- The Latest
from the Appalseed Newsletter January, 1993
When my usual form of airborne transportation, US Air, when on strike this last fall it was, thankfully, a short interruption of their normally fine service. It caused a lot of schedule juggling but, luckily, all my commitments were kept. The juggling resulted not so much out of canceled flights but because, like a lot of people, I won't cross a picket line.
When Bruce Springsteen (for whom I have a great deal of respect and affection) crossed a picket line in Tacoma, Washington this fall  to perform a concert he finally legitimately earned his moniker "The Boss." This long-time champion of unionized workers displayed shocking ignorance when he said, "I just didn't want to get involved." In fact, anytime someone crosses a picket line they have immediately become involved. They've thrown their lot in with the company. If that's one's intention, fine. But most folks just don't know what a picket line means so I thought I'd offer my own insights.
In most labor disputes these days management holds all the cards. Unions have been substantially weakened by dwindling membership, hostile legislation, and, especially the last dozen years or so, by Presidents openly bent on destroying the rights of workers to organize. When it is absolutely legal for a company to hire permanent replacement workers and unemployment affords a large, desperate pool of such replacements what power does the average Joe or Jane have to guarantee their respect and livelihood? Many people have been brought up with "union" defined as a corrupt fat-cat driving to a lunch with the mob in a stretch limo. Who do you think painted that picture for us? Out in the trenches: on the factory floor, in the office, in the fields "union" means those people who teach the kids, who deliver the mail, who drive the trucks, who enter the data, who clean the hotel rooms, who sing the songs, who make the paper you're holding in your hand. It's like saying the United States is the people of this land rather than merely the leaders that are so often (too often!) the only view many people around the world get of us.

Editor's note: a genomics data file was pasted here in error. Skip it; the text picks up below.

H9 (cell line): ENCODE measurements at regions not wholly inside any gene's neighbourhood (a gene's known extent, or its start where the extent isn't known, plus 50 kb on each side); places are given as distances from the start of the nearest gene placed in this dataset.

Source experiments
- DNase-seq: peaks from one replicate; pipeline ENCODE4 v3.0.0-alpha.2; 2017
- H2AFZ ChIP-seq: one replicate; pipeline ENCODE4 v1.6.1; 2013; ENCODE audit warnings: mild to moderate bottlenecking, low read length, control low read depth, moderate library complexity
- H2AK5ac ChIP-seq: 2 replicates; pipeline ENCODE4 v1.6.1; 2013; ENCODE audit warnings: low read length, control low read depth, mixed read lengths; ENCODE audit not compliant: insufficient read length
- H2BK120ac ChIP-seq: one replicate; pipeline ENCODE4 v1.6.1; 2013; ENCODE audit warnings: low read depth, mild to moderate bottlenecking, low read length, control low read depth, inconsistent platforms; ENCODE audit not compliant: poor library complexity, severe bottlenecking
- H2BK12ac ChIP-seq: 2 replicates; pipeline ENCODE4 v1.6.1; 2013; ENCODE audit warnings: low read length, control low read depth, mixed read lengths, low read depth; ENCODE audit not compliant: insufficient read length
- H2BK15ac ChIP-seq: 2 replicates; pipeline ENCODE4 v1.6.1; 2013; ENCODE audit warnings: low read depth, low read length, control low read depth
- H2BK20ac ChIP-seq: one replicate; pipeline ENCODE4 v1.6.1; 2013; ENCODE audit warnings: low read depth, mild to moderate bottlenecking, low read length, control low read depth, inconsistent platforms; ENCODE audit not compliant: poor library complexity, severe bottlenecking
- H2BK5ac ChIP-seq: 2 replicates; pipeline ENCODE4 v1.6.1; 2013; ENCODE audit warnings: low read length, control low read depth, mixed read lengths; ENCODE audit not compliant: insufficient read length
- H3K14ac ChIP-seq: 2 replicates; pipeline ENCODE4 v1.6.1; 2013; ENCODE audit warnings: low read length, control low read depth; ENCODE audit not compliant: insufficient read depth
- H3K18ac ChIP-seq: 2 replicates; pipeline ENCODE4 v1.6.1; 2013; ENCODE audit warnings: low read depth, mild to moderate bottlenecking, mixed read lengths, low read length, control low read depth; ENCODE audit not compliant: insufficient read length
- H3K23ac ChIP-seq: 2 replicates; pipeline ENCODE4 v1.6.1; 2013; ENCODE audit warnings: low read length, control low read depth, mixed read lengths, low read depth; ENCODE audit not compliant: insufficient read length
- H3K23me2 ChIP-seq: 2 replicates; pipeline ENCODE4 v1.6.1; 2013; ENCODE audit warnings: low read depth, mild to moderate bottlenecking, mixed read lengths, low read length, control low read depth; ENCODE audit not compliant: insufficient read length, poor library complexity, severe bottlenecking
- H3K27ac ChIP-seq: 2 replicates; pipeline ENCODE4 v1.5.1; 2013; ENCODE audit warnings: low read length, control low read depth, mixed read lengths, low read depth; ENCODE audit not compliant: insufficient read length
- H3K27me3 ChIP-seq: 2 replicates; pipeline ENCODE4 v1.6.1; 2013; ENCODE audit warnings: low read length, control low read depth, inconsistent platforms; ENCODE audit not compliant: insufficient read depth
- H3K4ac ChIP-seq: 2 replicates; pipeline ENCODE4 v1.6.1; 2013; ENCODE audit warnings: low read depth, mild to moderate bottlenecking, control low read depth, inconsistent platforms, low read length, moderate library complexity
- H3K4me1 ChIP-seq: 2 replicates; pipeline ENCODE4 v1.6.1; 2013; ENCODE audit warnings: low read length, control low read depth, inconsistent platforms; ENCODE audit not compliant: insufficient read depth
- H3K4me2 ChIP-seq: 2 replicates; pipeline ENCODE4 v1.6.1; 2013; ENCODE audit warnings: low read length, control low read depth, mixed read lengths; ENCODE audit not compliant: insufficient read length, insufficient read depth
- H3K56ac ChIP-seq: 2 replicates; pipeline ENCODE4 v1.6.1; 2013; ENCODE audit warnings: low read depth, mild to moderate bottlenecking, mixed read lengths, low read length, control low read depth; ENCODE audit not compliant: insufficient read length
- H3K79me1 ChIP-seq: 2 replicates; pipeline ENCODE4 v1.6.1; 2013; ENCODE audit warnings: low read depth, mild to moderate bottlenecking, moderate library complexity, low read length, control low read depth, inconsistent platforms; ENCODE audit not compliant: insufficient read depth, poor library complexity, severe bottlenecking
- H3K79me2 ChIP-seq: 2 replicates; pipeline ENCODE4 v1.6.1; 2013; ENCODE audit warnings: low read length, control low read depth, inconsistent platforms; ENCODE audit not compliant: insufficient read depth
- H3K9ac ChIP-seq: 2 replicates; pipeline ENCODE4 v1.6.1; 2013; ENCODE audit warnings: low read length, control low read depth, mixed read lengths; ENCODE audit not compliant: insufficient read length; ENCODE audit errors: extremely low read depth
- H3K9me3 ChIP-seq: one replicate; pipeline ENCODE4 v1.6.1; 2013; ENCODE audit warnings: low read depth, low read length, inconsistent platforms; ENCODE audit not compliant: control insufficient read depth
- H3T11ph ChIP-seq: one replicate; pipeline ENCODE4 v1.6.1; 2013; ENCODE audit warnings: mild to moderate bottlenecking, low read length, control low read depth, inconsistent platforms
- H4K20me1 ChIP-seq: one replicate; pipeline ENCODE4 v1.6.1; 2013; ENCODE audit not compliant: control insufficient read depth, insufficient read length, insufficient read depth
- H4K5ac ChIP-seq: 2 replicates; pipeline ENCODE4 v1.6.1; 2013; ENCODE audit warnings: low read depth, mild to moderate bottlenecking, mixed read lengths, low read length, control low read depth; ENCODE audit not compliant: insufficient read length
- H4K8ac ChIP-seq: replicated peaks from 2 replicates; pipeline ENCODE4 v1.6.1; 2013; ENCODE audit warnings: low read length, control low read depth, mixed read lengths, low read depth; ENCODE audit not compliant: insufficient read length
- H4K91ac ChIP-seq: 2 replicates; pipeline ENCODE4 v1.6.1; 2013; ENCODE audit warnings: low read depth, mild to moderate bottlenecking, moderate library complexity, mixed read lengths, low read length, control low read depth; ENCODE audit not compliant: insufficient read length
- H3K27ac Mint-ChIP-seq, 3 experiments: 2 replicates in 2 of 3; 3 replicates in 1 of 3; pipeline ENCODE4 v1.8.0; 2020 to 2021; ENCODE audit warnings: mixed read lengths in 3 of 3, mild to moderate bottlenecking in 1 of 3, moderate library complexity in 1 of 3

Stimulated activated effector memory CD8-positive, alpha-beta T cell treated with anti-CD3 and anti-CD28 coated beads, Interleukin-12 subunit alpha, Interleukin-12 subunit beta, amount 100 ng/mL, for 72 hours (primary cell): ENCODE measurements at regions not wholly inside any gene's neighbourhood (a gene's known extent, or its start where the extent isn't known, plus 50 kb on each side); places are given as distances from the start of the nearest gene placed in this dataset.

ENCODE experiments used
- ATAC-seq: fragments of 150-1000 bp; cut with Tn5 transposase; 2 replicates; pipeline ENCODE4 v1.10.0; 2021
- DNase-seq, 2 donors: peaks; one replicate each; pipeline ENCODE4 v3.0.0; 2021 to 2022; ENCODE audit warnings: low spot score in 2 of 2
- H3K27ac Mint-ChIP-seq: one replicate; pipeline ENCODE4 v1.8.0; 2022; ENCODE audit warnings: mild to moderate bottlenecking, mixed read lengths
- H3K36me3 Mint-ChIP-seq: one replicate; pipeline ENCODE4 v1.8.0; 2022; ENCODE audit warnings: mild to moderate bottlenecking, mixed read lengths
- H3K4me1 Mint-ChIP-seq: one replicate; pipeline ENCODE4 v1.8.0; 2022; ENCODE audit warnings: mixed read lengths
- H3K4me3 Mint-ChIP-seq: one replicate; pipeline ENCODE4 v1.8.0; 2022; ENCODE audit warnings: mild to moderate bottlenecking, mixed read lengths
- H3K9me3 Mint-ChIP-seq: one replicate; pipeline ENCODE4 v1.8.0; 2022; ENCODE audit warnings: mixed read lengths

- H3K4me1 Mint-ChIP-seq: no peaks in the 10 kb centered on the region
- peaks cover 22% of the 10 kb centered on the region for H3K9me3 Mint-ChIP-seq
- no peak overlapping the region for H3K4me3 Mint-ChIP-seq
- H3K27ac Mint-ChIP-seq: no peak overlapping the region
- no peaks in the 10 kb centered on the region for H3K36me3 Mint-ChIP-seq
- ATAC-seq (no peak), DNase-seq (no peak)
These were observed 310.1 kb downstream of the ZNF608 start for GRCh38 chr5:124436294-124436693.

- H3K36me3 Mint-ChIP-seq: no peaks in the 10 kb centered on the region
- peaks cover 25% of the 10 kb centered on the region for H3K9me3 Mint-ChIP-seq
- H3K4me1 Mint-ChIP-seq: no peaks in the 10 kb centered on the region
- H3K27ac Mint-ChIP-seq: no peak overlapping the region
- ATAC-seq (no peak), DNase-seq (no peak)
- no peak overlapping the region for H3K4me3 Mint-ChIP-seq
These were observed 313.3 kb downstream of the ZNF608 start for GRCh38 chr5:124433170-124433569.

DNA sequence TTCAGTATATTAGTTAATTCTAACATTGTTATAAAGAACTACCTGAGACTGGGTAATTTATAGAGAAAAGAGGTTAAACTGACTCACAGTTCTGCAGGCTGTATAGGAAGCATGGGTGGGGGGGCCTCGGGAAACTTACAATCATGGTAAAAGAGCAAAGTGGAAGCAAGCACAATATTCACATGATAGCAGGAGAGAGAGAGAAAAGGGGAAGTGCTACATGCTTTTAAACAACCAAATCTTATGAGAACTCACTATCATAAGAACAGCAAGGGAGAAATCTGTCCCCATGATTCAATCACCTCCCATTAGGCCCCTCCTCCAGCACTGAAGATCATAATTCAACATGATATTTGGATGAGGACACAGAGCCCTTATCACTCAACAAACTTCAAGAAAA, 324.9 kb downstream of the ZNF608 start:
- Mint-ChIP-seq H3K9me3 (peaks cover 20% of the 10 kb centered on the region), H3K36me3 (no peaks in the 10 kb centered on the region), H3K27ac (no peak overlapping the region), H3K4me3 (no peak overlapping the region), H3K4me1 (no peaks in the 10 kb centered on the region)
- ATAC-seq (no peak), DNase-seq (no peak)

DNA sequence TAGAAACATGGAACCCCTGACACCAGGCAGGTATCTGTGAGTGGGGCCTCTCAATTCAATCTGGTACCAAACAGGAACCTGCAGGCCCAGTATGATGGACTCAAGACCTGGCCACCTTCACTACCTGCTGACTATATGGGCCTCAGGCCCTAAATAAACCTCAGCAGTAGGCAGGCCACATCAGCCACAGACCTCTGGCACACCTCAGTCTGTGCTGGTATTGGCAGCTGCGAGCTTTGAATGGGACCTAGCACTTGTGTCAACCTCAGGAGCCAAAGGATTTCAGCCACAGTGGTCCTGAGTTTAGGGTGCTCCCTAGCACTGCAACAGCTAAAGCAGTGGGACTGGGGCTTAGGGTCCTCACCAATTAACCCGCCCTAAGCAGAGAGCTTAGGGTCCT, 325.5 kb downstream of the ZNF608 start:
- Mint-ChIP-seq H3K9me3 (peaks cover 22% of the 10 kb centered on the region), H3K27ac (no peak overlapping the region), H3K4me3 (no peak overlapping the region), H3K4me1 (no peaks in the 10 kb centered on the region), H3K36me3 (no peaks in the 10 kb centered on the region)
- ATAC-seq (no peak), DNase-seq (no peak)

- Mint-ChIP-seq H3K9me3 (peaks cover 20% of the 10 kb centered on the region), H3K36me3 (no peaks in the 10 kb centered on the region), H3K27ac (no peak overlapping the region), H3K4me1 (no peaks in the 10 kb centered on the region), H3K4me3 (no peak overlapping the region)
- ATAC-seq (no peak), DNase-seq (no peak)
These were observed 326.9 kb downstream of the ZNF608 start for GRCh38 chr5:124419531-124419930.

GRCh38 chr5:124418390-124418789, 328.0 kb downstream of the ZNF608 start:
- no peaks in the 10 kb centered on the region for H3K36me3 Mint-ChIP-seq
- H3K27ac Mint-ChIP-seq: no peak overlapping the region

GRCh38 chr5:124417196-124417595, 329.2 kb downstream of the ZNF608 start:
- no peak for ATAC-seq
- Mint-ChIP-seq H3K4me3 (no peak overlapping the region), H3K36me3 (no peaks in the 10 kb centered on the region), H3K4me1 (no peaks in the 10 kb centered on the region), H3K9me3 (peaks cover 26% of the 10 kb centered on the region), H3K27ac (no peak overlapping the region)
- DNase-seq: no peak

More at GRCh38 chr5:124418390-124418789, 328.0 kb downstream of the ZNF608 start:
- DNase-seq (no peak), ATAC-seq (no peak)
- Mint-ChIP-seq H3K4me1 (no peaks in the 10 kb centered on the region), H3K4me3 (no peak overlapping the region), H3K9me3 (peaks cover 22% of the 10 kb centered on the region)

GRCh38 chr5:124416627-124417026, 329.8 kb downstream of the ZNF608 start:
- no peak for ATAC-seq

When people who work together have a disagreement they deserve the right to settle it on an even playing field. When workers go on strike...I know from many, many examples in my own experience...it is never an easy decision and is never arrived at lightly. No one likes a strike: not the company, not the workers, and not the public. When a company can neutralize a strike by immediately hiring replacements how does that achieve an "even playing field?" Workers have no source of power but the ability to withhold their labor from the company. The refusal, by a third party, to cross a picket line is not a vote in favor of the union. It's an admission that you believe in the right of disputing parties to settle a disagreement on their own. When someone does not cross a picket line only then is he or she "not getting involved."
I know I'm going to get flooded with letters from people who disagree with me on this point...but please save your time and postage. Not all companies are "bad guys" and not all unions are right 100% of the time. But the next time you have an argument with someone and a third party butts in where you don't think they belong remember that picket line...